Americans don’t think their stimulus check will get them far

As Americans anticipate the arrival of their stimulus checks, it appears that many aren’t optimistic that the one-time payment will help them stay afloat for one month.

After President Trump signed the CARES Act – a $2.2 trillion stimulus package aimed to help millions of Americans during the coronavirus outbreak – a new study found that the $1,200 payment many Americans are set to receive won’t help in the long run.

Just less than one in three Americans (31%) said they believe the stimulus check won’t be enough to sustain their financial well being for one month, according to a new study by Bankrate.com.

Eight percent of respondents felt that the stimulus check wouldn’t help them at all, according to the survey, which polled 1,465 American adults.

“This payment will not be a financial panacea, but it is sorely needed by millions,” Greg McBride, Bankrate chief financial analyst, said in a press statement. “For those already suffering from income disruptions, the payment will be needed for day-to-day essentials and monthly obligations. Otherwise, padding the emergency savings is a much-needed step for many households.”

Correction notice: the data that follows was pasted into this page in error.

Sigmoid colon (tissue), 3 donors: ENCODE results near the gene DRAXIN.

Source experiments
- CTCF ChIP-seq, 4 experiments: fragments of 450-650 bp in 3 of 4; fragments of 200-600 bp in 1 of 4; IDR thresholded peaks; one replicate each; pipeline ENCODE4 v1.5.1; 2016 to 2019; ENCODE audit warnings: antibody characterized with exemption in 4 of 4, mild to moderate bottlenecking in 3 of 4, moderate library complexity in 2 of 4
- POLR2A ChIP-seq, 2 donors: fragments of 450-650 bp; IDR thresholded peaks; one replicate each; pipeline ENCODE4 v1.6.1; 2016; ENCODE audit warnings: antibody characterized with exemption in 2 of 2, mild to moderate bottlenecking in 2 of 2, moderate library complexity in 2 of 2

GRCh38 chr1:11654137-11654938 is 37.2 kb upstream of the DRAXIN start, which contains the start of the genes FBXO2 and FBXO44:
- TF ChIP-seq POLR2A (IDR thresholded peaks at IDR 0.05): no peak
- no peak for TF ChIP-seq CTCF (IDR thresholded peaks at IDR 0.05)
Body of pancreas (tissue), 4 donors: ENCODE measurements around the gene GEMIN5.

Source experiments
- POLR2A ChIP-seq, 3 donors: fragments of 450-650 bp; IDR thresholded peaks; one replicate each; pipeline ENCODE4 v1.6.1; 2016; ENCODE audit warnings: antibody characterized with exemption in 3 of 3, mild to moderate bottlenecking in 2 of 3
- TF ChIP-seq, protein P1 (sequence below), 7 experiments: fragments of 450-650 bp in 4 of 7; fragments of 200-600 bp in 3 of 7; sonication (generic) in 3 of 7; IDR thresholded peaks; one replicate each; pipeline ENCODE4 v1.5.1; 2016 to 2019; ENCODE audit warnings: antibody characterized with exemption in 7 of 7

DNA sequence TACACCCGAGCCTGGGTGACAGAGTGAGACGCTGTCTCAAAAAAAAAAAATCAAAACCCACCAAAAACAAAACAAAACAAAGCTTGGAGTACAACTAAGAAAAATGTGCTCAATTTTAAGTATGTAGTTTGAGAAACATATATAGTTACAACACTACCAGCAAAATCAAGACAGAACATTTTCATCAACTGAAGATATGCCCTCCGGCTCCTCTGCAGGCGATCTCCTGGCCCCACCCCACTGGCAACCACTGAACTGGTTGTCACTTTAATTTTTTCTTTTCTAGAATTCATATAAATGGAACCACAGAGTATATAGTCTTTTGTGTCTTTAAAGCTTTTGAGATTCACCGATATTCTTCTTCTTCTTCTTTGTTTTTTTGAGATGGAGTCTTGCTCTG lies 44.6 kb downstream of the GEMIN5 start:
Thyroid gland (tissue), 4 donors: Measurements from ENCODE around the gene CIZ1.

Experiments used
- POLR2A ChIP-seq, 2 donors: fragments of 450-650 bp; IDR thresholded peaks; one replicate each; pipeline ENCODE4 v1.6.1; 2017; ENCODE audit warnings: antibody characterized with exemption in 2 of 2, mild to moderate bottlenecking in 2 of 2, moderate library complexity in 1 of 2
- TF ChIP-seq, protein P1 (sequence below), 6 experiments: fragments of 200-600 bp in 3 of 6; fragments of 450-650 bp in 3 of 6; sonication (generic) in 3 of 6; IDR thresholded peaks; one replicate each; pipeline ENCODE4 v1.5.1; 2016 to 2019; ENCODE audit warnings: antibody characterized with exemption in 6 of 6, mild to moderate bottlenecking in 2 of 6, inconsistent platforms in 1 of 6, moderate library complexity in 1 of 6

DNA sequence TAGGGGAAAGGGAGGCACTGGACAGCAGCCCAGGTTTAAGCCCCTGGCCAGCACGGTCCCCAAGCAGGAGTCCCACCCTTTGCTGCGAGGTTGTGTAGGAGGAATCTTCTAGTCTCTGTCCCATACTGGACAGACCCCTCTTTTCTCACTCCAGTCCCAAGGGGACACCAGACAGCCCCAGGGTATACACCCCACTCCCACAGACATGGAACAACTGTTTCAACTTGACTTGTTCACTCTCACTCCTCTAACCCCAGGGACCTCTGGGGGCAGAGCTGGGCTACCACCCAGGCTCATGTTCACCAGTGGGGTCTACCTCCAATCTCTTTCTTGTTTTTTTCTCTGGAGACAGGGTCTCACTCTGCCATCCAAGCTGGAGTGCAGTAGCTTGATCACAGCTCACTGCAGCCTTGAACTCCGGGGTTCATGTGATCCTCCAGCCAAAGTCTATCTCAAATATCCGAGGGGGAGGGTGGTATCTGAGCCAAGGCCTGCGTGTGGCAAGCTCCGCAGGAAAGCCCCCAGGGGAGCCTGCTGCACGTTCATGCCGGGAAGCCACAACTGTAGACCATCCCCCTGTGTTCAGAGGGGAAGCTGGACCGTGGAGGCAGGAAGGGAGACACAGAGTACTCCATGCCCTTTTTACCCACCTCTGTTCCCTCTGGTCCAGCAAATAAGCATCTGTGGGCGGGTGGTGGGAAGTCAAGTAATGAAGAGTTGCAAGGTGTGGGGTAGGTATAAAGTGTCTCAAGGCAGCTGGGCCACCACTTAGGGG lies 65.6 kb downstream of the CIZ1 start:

Even with financial help, nearly two-thirds of Americans (64%) said the payment will cover expenses for less than three months, according to the survey. Just 11% of respondents receiving the check said it would maintain them from three to less than five months.

The checks, which were passed in March, will provide up to $1,200 for adults, $2,400 for married couples and $500 per child.

How Americans decide to spend their stimulus check varies.

Half of the respondents said they would use the added funds to help pay monthly bills like rent and utilities, while others said they’d focus on essentials like food, medicine and supplies (41%), upping their savings (30%), and paying down debt (25%).

Some said they’d put the money toward booking a future vacation or buying concert or sports tickets later in the year.